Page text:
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Systematic & Unsystematic Risk

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We have been asked by John Stewart, an investment advisor who has recently joined ACG, to help prepare some educational material for a seminar taking place later this month. In this discussion board post, we will be discussing systematic and unsystematic risk as well as a stock’s beta coefficient and how it ties into systematic versus unsystematic risk. Systematic Risk Systematic risk is “associated with market returns and can be attributed to broad factors such as macroeconomic factors” (Faulkenberry, 2012).

Macroeconomic factors can be sources of systematic risk.

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Some macroeconomic factors that can be sources of systematic risk include changes in the interest rates, currency fluctuations, inflation, civil and political wars, or a recession. A factor that influences the direction and volatility of the entire market is considered to be a systematic risk. A systematic risk “can be partially mitigated by asset allocation” (Faulkenberry, 2012). A portfolio with “different asset classes with low correlation can smooth portfolio returns because asset classes react differently to macroeconomic factors” (Faulkenberry, 2012).

For example, while some of the asset classes are decreasing others can be increasing and vice versa thereby offsetting some of the losses. Unsystematic Risk Unsystematic risk is “company or industry specific risk” (Faulkenberry, 2012). Unlike systematic risk this type of risk can be “attributable or specific to the individual investment or small group of investments” (Faulkenberry, 2012). Unsystematic risk is also known as diversifiable risk or residual risk.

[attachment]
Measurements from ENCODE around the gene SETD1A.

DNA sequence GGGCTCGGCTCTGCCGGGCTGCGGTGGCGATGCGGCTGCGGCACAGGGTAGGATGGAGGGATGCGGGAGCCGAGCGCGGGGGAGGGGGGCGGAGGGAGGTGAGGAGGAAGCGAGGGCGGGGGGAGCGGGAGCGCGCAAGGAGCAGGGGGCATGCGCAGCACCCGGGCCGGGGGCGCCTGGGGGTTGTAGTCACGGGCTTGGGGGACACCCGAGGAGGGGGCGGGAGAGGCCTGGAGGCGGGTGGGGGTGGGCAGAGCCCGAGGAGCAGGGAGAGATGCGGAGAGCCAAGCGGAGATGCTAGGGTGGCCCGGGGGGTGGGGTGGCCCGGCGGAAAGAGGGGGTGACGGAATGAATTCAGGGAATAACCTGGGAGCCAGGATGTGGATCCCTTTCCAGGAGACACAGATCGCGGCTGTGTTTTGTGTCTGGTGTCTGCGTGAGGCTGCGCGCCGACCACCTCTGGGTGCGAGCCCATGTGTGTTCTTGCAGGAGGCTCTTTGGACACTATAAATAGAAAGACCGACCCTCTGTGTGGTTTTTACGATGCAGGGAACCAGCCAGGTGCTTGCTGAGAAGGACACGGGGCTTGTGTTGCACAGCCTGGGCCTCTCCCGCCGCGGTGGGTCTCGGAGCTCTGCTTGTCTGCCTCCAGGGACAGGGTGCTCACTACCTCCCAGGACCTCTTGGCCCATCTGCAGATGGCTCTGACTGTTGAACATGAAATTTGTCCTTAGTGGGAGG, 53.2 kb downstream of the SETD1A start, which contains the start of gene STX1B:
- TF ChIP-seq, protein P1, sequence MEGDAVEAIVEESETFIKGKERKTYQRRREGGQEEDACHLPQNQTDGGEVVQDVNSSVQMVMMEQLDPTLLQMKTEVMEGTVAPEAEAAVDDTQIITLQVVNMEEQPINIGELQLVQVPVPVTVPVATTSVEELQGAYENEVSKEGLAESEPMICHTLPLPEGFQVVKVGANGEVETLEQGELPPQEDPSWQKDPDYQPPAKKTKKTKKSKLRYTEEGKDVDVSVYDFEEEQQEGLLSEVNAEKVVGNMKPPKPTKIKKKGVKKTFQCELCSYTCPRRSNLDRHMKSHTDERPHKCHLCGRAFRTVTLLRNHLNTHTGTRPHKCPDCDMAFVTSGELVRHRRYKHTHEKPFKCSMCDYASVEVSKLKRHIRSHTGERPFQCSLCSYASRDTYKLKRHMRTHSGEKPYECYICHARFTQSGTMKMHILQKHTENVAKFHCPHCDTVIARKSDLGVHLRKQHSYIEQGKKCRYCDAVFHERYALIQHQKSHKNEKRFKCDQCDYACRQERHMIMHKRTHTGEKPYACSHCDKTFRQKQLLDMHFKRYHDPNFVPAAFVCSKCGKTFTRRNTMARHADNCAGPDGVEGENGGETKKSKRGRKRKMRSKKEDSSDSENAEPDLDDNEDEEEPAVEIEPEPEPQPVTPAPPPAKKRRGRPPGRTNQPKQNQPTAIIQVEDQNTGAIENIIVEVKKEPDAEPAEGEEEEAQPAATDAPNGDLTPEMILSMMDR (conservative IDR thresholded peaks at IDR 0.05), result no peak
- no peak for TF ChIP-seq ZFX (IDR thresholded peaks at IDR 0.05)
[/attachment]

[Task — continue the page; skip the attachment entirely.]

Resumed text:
Sources of this type of risk are employee strikes, the outcome of an unfavorable litigation, a natural catastrophe, credit or legal issues, etc. Diversification is a way that this risk can be nearly eliminated. For example, if a portfolio is diversified by having a variety of investments when something negative happens to one of the investments the damage to the portfolio is minimized. Beta Coefficient According to Jenkins (2012), the beta coefficient, or beta, “is a measure of a stock’s risk relative to the whole market”.

The market has a beta of 1. 0. “The individual stocks are ranked according to how much they deviate from the market” (Jenkins, 2012). For example, if a stock moves more than the market then over time that stocks beta is above 1. 0, and if a stock moves less than the market that stocks beta will be less than 1. 0. It is said that high-beta stocks are more risky but there is also a potential for higher returns, and low-beta stocks pose less of a risk but the returns will also be lower.

The stocks “volatility is the amount of uncertainty or risk about the degree of changes in the stock’s value” (Jenkins, 2012). “The higher the volatility means the stock’s value can potentially be spread out over a larger range of values. It also means that the price of that stock can change dramatically over a shorter period in either direction. The lower the volatility means that the stock’s value does not fluctuate dramatically and changes at a steady pace” (Jenkins, 2012). The beta coefficient is a key component of the Capital Asset Pricing Model or CAPM.